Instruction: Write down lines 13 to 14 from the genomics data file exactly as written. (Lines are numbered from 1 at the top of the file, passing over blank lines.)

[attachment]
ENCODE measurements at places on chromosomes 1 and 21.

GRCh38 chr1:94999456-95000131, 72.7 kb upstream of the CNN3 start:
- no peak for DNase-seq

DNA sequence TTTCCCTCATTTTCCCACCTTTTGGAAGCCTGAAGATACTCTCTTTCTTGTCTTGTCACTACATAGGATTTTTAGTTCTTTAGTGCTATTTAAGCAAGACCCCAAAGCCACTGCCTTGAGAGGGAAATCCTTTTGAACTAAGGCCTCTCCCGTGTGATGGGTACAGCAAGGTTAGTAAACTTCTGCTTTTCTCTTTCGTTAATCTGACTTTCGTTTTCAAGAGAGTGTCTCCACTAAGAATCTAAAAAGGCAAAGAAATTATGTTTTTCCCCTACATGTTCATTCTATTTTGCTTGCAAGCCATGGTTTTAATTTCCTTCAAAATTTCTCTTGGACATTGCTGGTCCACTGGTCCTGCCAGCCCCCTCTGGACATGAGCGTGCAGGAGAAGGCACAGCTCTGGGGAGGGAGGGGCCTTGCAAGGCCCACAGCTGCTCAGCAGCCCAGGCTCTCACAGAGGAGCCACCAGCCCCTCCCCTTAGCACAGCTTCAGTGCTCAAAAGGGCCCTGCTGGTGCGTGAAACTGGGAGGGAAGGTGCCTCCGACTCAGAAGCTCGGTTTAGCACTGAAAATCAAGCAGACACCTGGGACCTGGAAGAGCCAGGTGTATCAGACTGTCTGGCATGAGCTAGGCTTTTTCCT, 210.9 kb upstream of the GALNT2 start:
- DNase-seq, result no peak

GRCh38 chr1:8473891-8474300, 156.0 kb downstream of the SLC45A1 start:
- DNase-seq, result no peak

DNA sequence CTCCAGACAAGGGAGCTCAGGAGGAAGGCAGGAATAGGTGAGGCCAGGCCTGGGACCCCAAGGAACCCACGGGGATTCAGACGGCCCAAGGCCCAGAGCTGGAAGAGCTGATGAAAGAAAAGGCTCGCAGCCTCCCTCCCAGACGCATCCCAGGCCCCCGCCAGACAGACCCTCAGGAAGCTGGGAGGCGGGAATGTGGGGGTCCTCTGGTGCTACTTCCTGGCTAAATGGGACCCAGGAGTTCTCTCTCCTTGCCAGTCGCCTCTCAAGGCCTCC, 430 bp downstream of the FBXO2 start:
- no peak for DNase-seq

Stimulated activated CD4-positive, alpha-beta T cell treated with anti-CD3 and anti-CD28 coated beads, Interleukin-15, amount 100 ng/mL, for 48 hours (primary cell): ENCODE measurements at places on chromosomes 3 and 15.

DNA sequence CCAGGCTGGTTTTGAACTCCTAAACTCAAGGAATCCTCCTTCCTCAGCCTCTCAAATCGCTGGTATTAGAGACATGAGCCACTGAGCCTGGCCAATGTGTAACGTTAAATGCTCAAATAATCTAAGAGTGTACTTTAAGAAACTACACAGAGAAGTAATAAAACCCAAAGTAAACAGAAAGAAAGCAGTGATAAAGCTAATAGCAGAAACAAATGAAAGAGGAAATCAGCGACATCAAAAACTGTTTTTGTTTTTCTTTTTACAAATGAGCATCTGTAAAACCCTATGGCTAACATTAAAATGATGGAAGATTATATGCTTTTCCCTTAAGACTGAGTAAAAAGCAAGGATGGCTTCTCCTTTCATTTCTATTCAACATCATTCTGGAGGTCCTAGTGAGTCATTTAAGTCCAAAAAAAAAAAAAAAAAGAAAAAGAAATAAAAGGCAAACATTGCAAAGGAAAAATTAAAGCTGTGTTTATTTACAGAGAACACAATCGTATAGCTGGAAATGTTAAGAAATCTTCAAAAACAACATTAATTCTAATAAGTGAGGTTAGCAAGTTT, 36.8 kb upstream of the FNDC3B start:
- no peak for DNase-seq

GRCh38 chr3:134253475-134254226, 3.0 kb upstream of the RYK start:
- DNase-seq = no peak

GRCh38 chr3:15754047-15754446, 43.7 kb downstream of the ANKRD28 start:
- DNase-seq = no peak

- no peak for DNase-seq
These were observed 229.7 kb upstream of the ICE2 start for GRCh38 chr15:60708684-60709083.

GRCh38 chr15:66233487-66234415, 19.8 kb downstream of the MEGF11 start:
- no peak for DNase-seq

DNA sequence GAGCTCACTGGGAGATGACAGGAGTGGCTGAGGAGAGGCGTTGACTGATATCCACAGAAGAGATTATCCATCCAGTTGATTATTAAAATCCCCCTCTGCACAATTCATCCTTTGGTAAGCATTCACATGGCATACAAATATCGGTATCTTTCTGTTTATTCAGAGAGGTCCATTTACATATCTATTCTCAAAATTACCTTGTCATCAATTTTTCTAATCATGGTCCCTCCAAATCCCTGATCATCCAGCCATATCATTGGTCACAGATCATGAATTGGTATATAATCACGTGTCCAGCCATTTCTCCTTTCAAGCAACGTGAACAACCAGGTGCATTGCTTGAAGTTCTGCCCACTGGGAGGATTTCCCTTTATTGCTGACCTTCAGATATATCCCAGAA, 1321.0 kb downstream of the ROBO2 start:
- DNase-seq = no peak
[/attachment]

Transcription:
GRCh38 chr3:134253475-134254226, 3.0 kb upstream of the RYK start:
- DNase-seq = no peak